Getting A Side Hustle Going Part 2
But there is more than one way to skin a cat and customer service and personal interactions are not everyone's cup of tea. As someone who is a little introverted (the idea of being dumped in a room full of strangers and be expected to "mingle" or make small talk is my idea of hell) I struggled at first with that side of the Hustle but I've discovered that as long as I'm talking about something I have deep knowledge on (more knowledge than the person I'm speaking to), I'm pretty much OK. That resulted in consulting in my field of expertise to be fairly easy and pretty lucrative.
But it wasn't always like that.
When I lived in the UK I had a good job which I enjoyed but wanted to get a Side Hustle going. I was still young then and was convinced I was destined to be a billionaire entrepreneur. I'm not so sure that's for me any more. Anyhoo, the big issue was that my job was hectic with a capital H, I had to work long hours, my commutes ranged from 1 hour to 5 hours as when I was in the UK I had to travel between different company buildings and to add to the complexity I was globally responsible for a number of suppliers so spent around 12 weeks a year either in India or South Africa.
So I needed to find a Side Hustle that could work around my availability not the other way around.
The obvious answer was some kind of online shop. I could make it online only, I wouldn't need to deal with the public other than via email (which I could do whilst I was at work) and I could package sales at night and post them on my way to or from work. If I had to go abroad, I could just shut the shop for a week or leave a note saying "All order will be dispatched after ......blah blah blah".
That was the sum total of my thinking at the time but it was enough to make a plan.
This was around 2010 and online shopping in the UK was thriving. One of the greatest advantages of an online business in the UK in my opinion is her Majesty's Royal Mail. The UK is a small island and there are (or was) literally thousands of post offices, one in pretty much every village and town. You would probably have to drive maximum 2-3 miles to find a Post Office and that was if you were in the middle of nowhere. Also they are quick, you could post a parcel in Lands End (the southern tip of Great Britain) and it would be delivered in John O' Groats (the northern tip) by 9am the next morning, and that wasn't some special courier service, that was the standard first class, and at that time a first class stamp cost just R6 / $0.53 / £0.41.
So logistics were easy peasy.
The second task was where and how to sell stuff. That was an easy choice, at the time eBay ruled the roost in the UK and you could literally buy anything on there. Pretty much everyone between 16 & 60 had an account. You only paid for successful sales (no subscription) and it instantly gave you an online presence with credit card processing (through Paypal) and all the useful stuff like stock management, order management etc.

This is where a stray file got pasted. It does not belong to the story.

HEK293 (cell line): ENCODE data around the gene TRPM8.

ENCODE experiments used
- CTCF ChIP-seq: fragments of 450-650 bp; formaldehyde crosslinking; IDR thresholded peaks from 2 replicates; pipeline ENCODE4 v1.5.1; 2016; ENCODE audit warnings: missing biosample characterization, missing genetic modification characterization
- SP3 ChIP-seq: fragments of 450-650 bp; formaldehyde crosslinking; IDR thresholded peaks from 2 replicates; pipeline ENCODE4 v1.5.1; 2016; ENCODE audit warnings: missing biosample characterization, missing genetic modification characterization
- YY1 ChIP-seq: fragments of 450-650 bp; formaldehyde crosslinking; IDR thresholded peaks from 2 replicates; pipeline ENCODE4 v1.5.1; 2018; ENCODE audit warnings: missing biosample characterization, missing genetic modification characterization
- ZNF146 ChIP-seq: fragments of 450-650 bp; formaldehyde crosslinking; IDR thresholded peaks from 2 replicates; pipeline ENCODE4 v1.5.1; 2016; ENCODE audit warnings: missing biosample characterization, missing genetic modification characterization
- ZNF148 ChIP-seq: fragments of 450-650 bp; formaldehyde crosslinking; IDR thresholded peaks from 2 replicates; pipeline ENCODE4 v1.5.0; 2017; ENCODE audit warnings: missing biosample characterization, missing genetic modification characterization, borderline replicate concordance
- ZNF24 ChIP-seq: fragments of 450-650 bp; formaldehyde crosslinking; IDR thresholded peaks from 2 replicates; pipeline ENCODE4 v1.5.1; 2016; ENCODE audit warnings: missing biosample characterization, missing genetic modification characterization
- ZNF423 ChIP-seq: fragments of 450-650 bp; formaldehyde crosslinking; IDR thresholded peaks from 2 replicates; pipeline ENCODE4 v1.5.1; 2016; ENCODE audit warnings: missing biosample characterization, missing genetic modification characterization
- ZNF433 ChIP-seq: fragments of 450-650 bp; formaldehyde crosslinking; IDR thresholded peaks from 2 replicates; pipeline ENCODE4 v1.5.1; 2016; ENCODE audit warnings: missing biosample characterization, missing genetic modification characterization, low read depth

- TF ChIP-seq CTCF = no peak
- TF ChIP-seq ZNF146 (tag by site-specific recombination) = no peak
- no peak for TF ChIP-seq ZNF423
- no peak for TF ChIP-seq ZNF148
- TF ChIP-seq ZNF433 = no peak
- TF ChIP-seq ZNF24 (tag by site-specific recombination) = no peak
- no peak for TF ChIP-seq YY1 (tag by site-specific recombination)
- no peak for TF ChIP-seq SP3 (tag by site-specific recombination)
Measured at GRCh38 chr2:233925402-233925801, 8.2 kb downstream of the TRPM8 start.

That was a no brainer. eBay it was to be.
So all that was really left was what to sell and where to buy it. The easy bit if you will (not).
This I think was where the magic started to happen. I messed around trying to buy playstations , iphones and Xbox games and all the high end stuff I thought I could get rich on. It became very clear very quickly when you are not really a business (I wasn't registered as a business, I had a bearly open ebay shop and I wasn't VAT registered), nobody is really interested in wholesaling stuff to you, never mind the most sought after kit in the country.
It was a problem. I knew I wanted to be in gadgets and electronics and that kind of thing as that was what I was interested in and knew about, I was a tech early adopter, a very expensive pastime that probably cost me 5 years of early retirement looking back. I get to look at my tech graveyard most days but still can't bring myself to part with most of it!
I had been watching the TV show Dragon's Den (The UK version of Shark Tank) and had just read the autobiography of Duncan Bannatyne. Duncan is an interesting chap from Scotland, his current net worth is R5.6bn / $360m / £280m, he is now 71 years old but what resonated with me when I read his book is that he didn't start trying to make serious money until he was 30 years old. When he did get focussed however, he went from Ice Cream vans, to Elderly Care Homes, to Health Gyms, not exactly a logical progression. My most important takeaway from his book was that he didn't have a clue how to get into any of those industries but said that the British government creates a set of rules for every possible business in the UK and if you ask them for it they'll send them to you. Then if you use common sense and the rules from that government instruction manual, you can't really fail. That complexity busting statement blew my 33 year old mind.